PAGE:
KEYSTONE CROSSROADS – Pennsylvania’s recent grand jury report on the sexual abuse of children in Catholic dioceses throughout state has renewed calls to change statute of limitation laws.
Advocates and those sexually abused as children held a press conference Tuesday in Southeastern Pennsylvania urging lawmakers to provide a two-year window for past victims to file civil charges retroactively.
Families of child sex abuse survivors held signs demanding, “Protect the children, not the priests” and “Prosecute the priests, don’t bury their victims,” while advocates and survivors told personal stories of abuse.
Former gymnast Sarah Klein, a Delaware County resident, is the first known victim of Larry Nassar, the serial pedophile and former Olympic team doctor at Michigan State University.
“I was part of the army of survivors that successfully persuaded the Michigan legislature to pass laws opening a window of opportunity for all victims of child sexual assault to pursue justice regardless of age,” Klein said.
Michigan changed its laws to allow a 90-day window for Nassar’s victims to file civil claims. It also lengthened its civil statute of limitations for child sexual assault and eliminated time constraints for criminal charges.
Klein, now a lawyer and mother, said she was abused several times a week by Nassar from the time she was 8 until she was 25.
“The purpose of statute of limitations is to close the courts to unwanted lawsuits,” she said, in calling for lawmakers to provide an appropriate opportunity for sexual assault survivors to bring their claims.
Marci Hamilton, CEO of CHILD USA, said the recent grand jury report on abuse in the Catholic Church illustrates why the law should change.
“Over 1,000 victims and over 300 priests, and virtually none of [the children] had access to justice. That there is no justice for that many victims is intolerable,” she said. “This is an epidemic of child sex abuse.”
CHILD USA and the Survivors Network of those Abused by Priests, known as SNAP, want Pennsylvania lawmakers to follow the lead of Michigan, Delaware and several other states in providing those who were sexually abused a children their day in court.
A report by CHILD USA ranked states on civil and criminal reforms in cases of child sexual assault. Delaware, which has eliminated criminal and civil statutes of limitations, ranks first.
Pennsylvania, which maintains a cutoff of age 50 to bring criminal complaints and 30 to file civil suits, ranks at the bottom.
‘Apologetic statements are worthless’
Arthur Baselice Jr.’s son was sexually abused by a priest and later died of a drug overdose.
“There is no statute of limitations on our grief, misery and pain,” he said, choking up.
He said it’s the duty of state lawmakers duty to provide a two-year window and remove the statute of limitations to stop “providing an escape route for these enablers and abusers.”
Baselice Jr. is skeptical of the church’s apologies.
“The apologetic statements filled with regret and assurances of a better tomorrow are worthless,” he said. “They’re rendered irrelevant and insulting by the harsh reality of the brutal tactics of the bishops and the clergy. The church has victimized itself by enabling abuse and have eroded their credibility as a moral authority.”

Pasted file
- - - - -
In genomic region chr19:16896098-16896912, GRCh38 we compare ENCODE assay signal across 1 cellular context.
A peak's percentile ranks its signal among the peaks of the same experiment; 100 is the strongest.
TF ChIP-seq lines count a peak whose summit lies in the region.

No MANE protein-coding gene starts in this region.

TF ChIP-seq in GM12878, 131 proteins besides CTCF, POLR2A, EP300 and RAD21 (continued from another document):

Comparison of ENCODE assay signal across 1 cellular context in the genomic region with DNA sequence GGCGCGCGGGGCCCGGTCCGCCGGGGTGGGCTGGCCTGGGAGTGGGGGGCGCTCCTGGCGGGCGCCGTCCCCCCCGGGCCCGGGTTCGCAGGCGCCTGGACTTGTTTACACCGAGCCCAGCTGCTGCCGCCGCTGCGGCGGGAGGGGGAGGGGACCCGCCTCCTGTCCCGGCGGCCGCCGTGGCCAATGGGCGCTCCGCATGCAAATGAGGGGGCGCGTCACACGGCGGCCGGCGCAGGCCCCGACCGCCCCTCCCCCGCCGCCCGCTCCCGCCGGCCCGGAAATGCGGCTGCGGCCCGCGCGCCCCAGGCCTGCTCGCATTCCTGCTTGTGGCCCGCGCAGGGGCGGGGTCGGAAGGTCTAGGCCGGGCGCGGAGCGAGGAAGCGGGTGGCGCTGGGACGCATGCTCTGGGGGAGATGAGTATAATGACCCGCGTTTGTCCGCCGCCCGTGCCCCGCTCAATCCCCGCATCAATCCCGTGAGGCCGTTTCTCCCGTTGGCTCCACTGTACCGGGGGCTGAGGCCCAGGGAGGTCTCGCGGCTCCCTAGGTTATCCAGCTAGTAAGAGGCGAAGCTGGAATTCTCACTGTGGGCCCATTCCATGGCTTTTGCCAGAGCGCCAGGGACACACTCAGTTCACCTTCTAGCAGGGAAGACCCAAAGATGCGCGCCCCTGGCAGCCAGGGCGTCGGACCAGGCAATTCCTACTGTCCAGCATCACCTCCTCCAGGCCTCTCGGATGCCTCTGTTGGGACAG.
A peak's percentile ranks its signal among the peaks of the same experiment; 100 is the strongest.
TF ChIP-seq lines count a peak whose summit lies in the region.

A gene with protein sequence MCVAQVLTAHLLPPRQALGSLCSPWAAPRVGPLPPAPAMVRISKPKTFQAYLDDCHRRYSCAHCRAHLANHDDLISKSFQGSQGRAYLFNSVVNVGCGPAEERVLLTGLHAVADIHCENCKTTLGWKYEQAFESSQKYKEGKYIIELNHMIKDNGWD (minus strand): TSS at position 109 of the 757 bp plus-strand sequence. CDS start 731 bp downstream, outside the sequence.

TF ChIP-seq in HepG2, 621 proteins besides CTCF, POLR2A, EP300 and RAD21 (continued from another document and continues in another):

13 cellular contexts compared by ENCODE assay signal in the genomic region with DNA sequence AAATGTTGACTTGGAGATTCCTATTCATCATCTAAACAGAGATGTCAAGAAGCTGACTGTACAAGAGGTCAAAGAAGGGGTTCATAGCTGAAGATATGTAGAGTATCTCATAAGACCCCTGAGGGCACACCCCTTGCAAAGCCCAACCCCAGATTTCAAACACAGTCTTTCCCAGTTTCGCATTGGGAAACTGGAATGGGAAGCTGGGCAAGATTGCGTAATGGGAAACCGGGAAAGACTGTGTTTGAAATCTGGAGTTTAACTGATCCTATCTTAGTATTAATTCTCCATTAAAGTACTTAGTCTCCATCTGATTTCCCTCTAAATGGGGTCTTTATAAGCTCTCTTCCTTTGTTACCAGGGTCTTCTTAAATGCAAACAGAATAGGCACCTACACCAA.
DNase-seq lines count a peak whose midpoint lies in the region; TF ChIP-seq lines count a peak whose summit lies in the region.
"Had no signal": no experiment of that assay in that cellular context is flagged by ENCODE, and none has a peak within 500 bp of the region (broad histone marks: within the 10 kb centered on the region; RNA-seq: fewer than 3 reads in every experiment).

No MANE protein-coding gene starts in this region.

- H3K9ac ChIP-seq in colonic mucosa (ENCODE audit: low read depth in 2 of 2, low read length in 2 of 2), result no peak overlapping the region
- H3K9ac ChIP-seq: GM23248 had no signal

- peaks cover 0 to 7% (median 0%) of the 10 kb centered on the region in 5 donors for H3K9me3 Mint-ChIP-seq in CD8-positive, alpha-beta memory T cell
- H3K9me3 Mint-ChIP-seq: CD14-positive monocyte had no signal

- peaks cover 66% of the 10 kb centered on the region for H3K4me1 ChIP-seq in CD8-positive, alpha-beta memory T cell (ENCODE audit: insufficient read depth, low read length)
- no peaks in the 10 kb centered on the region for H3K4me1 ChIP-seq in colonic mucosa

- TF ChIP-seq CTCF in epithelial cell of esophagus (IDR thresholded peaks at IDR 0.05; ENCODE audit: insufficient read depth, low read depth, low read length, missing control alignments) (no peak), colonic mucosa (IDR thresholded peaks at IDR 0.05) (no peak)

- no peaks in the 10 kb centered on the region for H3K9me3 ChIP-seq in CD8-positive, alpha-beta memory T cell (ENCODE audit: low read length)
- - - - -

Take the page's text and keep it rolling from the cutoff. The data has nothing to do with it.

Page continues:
U.S. Hall of Fame gymnast Jessica Howard said the problem is systemic.
“This, again, is not just about a few bad players,” she said. “It’s not just about Larry Nassar. That’s what USA Gymnastics tried to say. It’s not just about a few priests, which is what the Catholic Church is trying to say. It’s not just about a few people. This is happening to hundreds, if not thousands, of children.”
Howard called it “industrialized grooming.”
“The playbook being used by all of these organizations is identical,” she said. “They wield their power and status to groom young people who look to them as a figure of absolute authority that must be obeyed, but also make the children feel special, and they’re kind. So these are not the people you would expect.”
The news conference was held outside the office of State Sen. Daylin Leach, a Montgomery County Democrat.
He met with the group and agrees with eliminating the statute, but he said he is wary of allowing retroactive civil claims because of its “potential for injustice.”
“I have been struggling … with the concept of reviving old lawsuits because … changing the rules of procedure might be something that spreads to other areas and be very difficult to contain,” said Leach. “We need rules even in tough situations. However, I think we made a lot of progress today on moving toward a position that we can all agree on.”
Leach said he’d like to see a bill passed by November. Leaders in the legislature have also signaled support for eliminating the criminal statute of limitations for child sex abuse.
“I think there will be a strong consensus on much of the legislation,” he said. “I can’t speak for other legislators, but I know that I want to try to come up with a solution that can pass the Senate, and we can all live with that brings justice to the people who need it.”
Groups such as the U.S. Conference of Catholic Bishops and the Pennsylvania Catholic Conference have opposed retroactive lawsuits, worrying that they would hurt the church financially and penalize current parishioners for the sins of past clergy.
Hamilton urged legislators to heed needs of survivors — not the church or its leaders.
“You don’t ask an arsonist how to prevent forest fires. The bishops created the conditions for abuse,” she said. “We’re asking lawmakers to stop talking to people who know how to sexually abuse children and start protecting children. That’s why we’re here.”